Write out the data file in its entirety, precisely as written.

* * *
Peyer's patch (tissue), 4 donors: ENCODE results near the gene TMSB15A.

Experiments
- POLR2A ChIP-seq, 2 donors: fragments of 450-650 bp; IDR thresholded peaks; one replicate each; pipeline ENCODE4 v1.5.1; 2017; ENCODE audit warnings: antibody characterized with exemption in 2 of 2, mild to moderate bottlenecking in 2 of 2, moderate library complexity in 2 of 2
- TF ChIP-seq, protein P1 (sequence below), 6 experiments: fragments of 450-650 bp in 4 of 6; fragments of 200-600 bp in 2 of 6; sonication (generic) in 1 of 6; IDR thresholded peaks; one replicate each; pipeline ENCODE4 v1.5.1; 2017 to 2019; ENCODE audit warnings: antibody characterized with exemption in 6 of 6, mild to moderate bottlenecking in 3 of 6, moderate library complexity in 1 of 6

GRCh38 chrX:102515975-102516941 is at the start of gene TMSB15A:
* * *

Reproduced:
Peyer's patch (tissue), 4 donors: ENCODE results near the gene TMSB15A.

Experiments
- POLR2A ChIP-seq, 2 donors: fragments of 450-650 bp; IDR thresholded peaks; one replicate each; pipeline ENCODE4 v1.5.1; 2017; ENCODE audit warnings: antibody characterized with exemption in 2 of 2, mild to moderate bottlenecking in 2 of 2, moderate library complexity in 2 of 2
- TF ChIP-seq, protein P1 (sequence below), 6 experiments: fragments of 450-650 bp in 4 of 6; fragments of 200-600 bp in 2 of 6; sonication (generic) in 1 of 6; IDR thresholded peaks; one replicate each; pipeline ENCODE4 v1.5.1; 2017 to 2019; ENCODE audit warnings: antibody characterized with exemption in 6 of 6, mild to moderate bottlenecking in 3 of 6, moderate library complexity in 1 of 6

GRCh38 chrX:102515975-102516941 is at the start of gene TMSB15A: